Few weeks back, just before Kathy Barnette emerged as a real contender to win Pennsylvania’s Republican Senate primary, Jackie Kulback was the GOP chair for Cambria county and had a quick question.
“I said, ‘Hey, Kathy, somebody’s here and asking me where you went to college,” Kulback says. “Anybody else would have zipped back with a one word answer,” she adds. “I got nothing.”
Barnette, conservative commentator. There’s nothing to lose, everything to gain: Becoming Black and Conservative in AmericaSince she began rising in the polls,, has avoided answering reporters’ questions. TIME asked her campaign for an FAQ. It stated that Barnette was a graduate of Troy State University, and that she worked as a Bank of America Capital Asset Management. However, it is a different matter for Barnette to campaign in the primary while ignoring Republican county chairmen. “That kind of raised the red flag,” says Kulback, who isn’t affiliated with a campaign in the contest. “That’s really disconcerting.”
Kulback isn’t the only one who feels like Barnette came out of nowhere. For months, Pennsylvania’s fiercely contested GOP Senate primary has been billed as a race between Mehmet Oz, the Trump-endorsed former celebrity doctor, and David McCormick, the former CEO of one of the world’s largest hedge funds, who has enlisted the support of former Trump officials and some establishment Republicans. Recent polls have shown Barnette’s rise, making it a close three-way race.
Barnette gained momentum as Oz and McCormick waged months of war on the airwaves. They spent tens to millions of dollars attacking one another with sometimes-negative ads. “I honestly believe this is murder-suicide between McCormick and Oz,” says Matt Beynon, a Republican strategist and top advisor to former Pennsylvania Senator Rick Santorum. “They’ve poisoned the well for each other so badly that it’s allowed Barnette to rise.”
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Tyler Brown, president of Hadron Strategies and a Republican consultant, said that Barnette pulled in close to the top three candidates after polls were conducted in May. Her search traffic had surpassed that of her rivals by the weekend leading up to election day. “Going into election day, Kathy Barnette owns the information space,” Brown said. “The race is gonna hinge on her.”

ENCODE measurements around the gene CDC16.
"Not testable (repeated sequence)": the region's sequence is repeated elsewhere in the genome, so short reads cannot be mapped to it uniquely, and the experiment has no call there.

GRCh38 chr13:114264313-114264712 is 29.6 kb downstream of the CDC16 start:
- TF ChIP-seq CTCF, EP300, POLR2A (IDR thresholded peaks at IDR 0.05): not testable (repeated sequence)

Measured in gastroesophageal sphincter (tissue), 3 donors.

Before the Republican Leadership Forum at Newtown Athletic Club, Newtown, Pa. in May 2022, a van is decorated with campaign banners for Kathy Barnette (Pennsylvania Senate candidate).
Michael M. Santiago—Getty Images
However, even her own party didn’t know much about her. And as she rose in the polls and attracted more media scrutiny, a picture emerged of a so-called “ultra-MAGA” outsider. She’s aligned herself with Doug Mastriano, the Trump-endorsed gubernatorial candidate who has crusaded on the lie that the 2020 election was corrupted by widespread election fraud, and Teddy Daniels, the Lt. A Governor candidate has been charged with domestic abuse.
Barnette was born to an 11-year-old mom whose 12-year-old daughter was raped. Barnette was raised by pig farmers in rural Alabama. A campaign video that explains her personal background and why she opposes all abortions (even in the cases of incest or rape) is one example. Barnette, who has made anti-gay comments and anti-Muslim statements in the past, has tweeted that Barack Obama used a conspiracy theory to claim Barnette was Muslim. (Obama isn’t; he’s Christian.) She has also widely touted the lie that there was widespread voter fraud in the 2020 Presidential election (there wasn’t) and marched alongside Proud BoysWashington, January 6,
This has scared the mainstream Republicans. And conventional wisdom might suggest that Barnette’s record—as well as the unanswered questions about it—would make her a weak candidate in a November general election. Trump himself said that Barnette “will never be able to win the General Election against the Radical Left Democrats.”
But in the post-2020 GOP, scandalous allegations and offensive comments can be worn like a badge of honor—if Republican voters even believe what’s reported. “In the short term, it oddly may help,” says Beynon. “The base Republicans’ reaction is that if you’re being attacked by the media, you’re somebody I should actually like.”
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In the meantime, Barnette’s rise as the Trumpiest candidate who wasn’t endorsed by Trump has raised questions about the value of the former President’s endorsement. “It’s nice to have, but do you need it to win? I don’t think so,” says Kulback. Barnett has also benefited from a late $2 million ad blitz from the Club for Growth, a conservative anti-tax group that has made a show of opposing Trump’s picks in some key primaries amid reports of a rift with the former President.
If Trump-endorsed candidates lose in a number of statewide races this primary season, it could hint at that the former President’s grip on the GOP base may be loosening. “A loss would hurt his brand big time,” says Rob Gleason, who ran the Pennsylvania GOP from 2006 until 2017 and is supporting McCormick. “If his candidates don’t win, then how’s he gonna win?”
But the fact that Barnette’s surge caught everyone by surprise could foreshadow success. Barnette is an outsider within a party that values unconventionality above all else. “Only outsiders are gonna win Republican primaries, period,” says Brad Todd, a Republican strategist and co-author of The Great Revolt. “The current Republican primary electorate is determined to pick people who come from outside the political system. Your first job is to prove your bona fides as an outsider.”
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